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The Legend of Zelda: Ocarina of Time Was Almost an FPS

Illustration for article titled emThe Legend of Zelda: Ocarina of Time/em Was Almost an FPS

During the game's development, Zelda creator Shigeru Miyamoto had this crazy idea: How about a Zelda game where players cannot see Link?

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In the latest Iwata Asks on Nintendo.com, Yoshiaki Koizumi recalled, "First, I talked with Miyamoto-san about how we should make The Legend of Zelda for the Nintendo 64 system, and he asked, 'How about making it so that Link will not show up?'"

According to Koizumi, Miyamoto wanted to make a "first-person game"—something that Nintendo president Satoru Iwata clarified as an FPS.

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"In the beginning," Koizumi continued, "he [Miyamoto] had the image that you are at first walking around in first-person, and when an enemy appeared, the screen would switch, Link would appear, and the battle would unfold from a side perspective."

Part of this idea appears to be grounded in the difficulty it was to render characters and backgrounds in 3D on the Nintendo 64. Ultimately, the game was developed and released, featuring Link from a third person point-of-view.

"I was making the model for Link, so I couldn't stand to see my Link not appear," said Koizumi. "Link is cool, so I wanted to always be able to see him."

Nintendo did create FPS tests for internal demos, but abandoned the P.O.V. after deciding it wasn't visually interesting.

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Illustration for article titled emThe Legend of Zelda: Ocarina of Time/em Was Almost an FPS

The Legend of Zelda: Ocarina of Time 3D : The Game that Changed Destinies [Iwata Asks via MTV]

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DISCUSSION

I know everybody loves the idea of a steampunk Zelda, but it really wouldn't work, and here's why: Steampunk would be wildly out of place with the environments that make up the Zelda series.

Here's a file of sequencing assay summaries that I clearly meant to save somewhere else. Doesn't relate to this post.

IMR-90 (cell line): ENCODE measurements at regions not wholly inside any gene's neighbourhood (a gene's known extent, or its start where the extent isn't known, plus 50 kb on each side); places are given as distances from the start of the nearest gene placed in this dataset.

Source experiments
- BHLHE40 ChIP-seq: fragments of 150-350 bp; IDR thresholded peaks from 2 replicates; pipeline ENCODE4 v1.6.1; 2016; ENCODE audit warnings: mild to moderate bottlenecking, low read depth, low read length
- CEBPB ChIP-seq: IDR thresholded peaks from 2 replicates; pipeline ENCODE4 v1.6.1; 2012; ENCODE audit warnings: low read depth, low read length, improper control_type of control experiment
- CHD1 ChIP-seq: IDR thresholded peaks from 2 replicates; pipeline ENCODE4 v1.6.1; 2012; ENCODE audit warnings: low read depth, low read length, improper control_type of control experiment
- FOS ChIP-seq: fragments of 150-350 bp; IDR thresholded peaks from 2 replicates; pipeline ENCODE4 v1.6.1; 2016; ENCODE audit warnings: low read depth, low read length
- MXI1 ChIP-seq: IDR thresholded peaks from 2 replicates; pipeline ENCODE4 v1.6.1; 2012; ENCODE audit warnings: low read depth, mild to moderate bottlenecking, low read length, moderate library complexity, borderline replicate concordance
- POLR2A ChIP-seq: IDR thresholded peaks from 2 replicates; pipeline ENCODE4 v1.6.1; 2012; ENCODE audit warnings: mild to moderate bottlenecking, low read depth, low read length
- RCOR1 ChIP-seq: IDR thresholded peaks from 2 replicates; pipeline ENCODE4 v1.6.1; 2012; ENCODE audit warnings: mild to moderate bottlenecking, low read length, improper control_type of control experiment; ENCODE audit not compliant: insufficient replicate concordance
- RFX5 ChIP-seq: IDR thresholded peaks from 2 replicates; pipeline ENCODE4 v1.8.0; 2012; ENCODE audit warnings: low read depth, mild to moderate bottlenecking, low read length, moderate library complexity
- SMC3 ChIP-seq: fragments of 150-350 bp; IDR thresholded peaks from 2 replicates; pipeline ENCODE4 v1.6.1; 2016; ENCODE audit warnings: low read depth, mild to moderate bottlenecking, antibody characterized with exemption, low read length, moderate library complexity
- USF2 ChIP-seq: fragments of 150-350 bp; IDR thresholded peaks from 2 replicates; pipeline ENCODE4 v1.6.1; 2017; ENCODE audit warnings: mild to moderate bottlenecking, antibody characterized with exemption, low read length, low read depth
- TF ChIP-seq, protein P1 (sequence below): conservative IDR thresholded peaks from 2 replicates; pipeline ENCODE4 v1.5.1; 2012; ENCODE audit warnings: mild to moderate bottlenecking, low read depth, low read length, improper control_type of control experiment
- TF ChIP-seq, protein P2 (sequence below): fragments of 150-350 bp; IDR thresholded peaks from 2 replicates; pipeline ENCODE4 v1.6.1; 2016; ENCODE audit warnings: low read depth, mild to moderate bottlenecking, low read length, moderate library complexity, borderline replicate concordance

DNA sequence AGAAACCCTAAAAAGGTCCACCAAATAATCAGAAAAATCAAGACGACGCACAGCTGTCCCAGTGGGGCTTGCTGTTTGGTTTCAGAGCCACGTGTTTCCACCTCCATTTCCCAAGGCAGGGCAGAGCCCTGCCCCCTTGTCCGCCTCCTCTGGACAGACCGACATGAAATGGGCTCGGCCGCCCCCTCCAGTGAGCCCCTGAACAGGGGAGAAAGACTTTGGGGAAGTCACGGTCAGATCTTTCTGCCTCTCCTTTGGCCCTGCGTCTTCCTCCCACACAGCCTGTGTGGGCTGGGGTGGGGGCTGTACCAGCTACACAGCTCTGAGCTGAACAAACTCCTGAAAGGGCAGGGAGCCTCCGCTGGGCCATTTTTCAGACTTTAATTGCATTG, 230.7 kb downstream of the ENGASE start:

There would be no Hyrule Field in a steampunk Hyrule. Fields are inefficient and they clash with the super-industrialized, "steam and brass" style. The "field" would instead be an area of open space, perhaps from some recently demolished buildings; it wouldn't be lush, beautiful grassland.

Gone would be the sense of exploration, the sense that nobody has been there in ages, perhaps ever. The rush of industrialization would mean that most natural resources are either being exploited or already exhausted. You wouldn't have temples, you'd have factories, or ruined factories. In a fully-developed steampunk society, the land of Hyrule would be miserable, because if you think about it most people in steampunk societies would be miserable. Those airships don't make, fuel, and repair themselves.

But, one could argue, a steampunk society could be perfect for an evil regime, where Ganon has already won and Link is part of a resistance movement to restore the land to greatness again. In terms of story and plot, I would agree. But playing as Link in a well-established steampunk society would mean rooting around in a bunch of old ruins and factories, and there would be little to distinguish between separate locales. It wouldn't be Zelda at all; it would just be a game where you overthrow a tyrant through a rebellion, and would have little or nothing to do with Zelda at all.

The Legend of Zelda as a series is formulaic for a reason: the formula works. Spirit Tracks was the closest Zelda ever got to steampunk and it got wildly mixed reactions. Skyward Sword looks to be more of the classic Zelda, and I applaud it. We don't need to change the very essence of Zelda just because we want to play something different. We can just play another game.